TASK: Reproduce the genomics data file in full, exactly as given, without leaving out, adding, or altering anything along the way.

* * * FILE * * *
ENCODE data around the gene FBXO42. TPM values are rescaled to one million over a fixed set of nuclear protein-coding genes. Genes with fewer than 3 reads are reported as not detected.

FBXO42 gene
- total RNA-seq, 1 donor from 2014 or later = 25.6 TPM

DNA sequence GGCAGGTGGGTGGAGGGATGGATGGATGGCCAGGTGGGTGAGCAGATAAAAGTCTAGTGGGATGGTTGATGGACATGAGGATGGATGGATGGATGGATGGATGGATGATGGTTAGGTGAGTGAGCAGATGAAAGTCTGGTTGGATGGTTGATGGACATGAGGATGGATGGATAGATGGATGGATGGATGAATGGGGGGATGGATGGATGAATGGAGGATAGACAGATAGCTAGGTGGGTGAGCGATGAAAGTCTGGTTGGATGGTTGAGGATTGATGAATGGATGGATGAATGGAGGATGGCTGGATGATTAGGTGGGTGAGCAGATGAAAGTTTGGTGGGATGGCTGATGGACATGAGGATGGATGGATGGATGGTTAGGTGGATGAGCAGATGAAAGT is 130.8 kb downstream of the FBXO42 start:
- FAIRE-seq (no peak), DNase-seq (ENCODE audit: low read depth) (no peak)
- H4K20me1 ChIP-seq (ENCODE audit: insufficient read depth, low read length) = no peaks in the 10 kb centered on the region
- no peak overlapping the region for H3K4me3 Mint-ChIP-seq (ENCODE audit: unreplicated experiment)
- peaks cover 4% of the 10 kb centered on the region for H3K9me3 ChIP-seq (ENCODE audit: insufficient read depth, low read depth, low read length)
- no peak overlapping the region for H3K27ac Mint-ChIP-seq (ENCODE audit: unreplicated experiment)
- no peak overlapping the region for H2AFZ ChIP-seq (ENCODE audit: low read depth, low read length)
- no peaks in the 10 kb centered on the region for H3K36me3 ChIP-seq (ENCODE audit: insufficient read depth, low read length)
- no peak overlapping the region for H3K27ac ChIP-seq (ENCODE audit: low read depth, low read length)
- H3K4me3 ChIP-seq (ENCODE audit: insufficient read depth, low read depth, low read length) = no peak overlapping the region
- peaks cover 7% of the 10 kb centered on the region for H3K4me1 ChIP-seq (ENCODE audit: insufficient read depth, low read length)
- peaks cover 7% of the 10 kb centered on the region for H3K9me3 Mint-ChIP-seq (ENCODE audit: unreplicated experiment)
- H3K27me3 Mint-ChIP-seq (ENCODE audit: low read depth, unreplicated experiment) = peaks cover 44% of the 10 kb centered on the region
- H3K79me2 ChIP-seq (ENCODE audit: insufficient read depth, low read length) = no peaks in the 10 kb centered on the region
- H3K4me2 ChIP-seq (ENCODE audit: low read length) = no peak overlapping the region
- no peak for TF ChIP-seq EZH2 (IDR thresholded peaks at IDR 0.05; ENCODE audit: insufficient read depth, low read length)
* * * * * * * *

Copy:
ENCODE data around the gene FBXO42. TPM values are rescaled to one million over a fixed set of nuclear protein-coding genes. Genes with fewer than 3 reads are reported as not detected.

FBXO42 gene
- total RNA-seq, 1 donor from 2014 or later = 25.6 TPM

DNA sequence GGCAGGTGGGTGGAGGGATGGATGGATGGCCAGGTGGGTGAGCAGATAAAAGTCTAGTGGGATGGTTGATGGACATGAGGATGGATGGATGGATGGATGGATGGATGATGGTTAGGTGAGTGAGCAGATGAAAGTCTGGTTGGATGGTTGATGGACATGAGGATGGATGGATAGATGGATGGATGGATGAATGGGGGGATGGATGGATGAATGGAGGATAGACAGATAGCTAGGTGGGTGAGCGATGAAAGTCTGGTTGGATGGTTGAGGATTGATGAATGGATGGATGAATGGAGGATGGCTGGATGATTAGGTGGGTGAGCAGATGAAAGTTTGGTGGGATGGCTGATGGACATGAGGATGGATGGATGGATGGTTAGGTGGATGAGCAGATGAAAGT is 130.8 kb downstream of the FBXO42 start:
- FAIRE-seq (no peak), DNase-seq (ENCODE audit: low read depth) (no peak)
- H4K20me1 ChIP-seq (ENCODE audit: insufficient read depth, low read length) = no peaks in the 10 kb centered on the region
- no peak overlapping the region for H3K4me3 Mint-ChIP-seq (ENCODE audit: unreplicated experiment)
- peaks cover 4% of the 10 kb centered on the region for H3K9me3 ChIP-seq (ENCODE audit: insufficient read depth, low read depth, low read length)
- no peak overlapping the region for H3K27ac Mint-ChIP-seq (ENCODE audit: unreplicated experiment)
- no peak overlapping the region for H2AFZ ChIP-seq (ENCODE audit: low read depth, low read length)
- no peaks in the 10 kb centered on the region for H3K36me3 ChIP-seq (ENCODE audit: insufficient read depth, low read length)
- no peak overlapping the region for H3K27ac ChIP-seq (ENCODE audit: low read depth, low read length)
- H3K4me3 ChIP-seq (ENCODE audit: insufficient read depth, low read depth, low read length) = no peak overlapping the region
- peaks cover 7% of the 10 kb centered on the region for H3K4me1 ChIP-seq (ENCODE audit: insufficient read depth, low read length)
- peaks cover 7% of the 10 kb centered on the region for H3K9me3 Mint-ChIP-seq (ENCODE audit: unreplicated experiment)
- H3K27me3 Mint-ChIP-seq (ENCODE audit: low read depth, unreplicated experiment) = peaks cover 44% of the 10 kb centered on the region
- H3K79me2 ChIP-seq (ENCODE audit: insufficient read depth, low read length) = no peaks in the 10 kb centered on the region
- H3K4me2 ChIP-seq (ENCODE audit: low read length) = no peak overlapping the region
- no peak for TF ChIP-seq EZH2 (IDR thresholded peaks at IDR 0.05; ENCODE audit: insufficient read depth, low read length)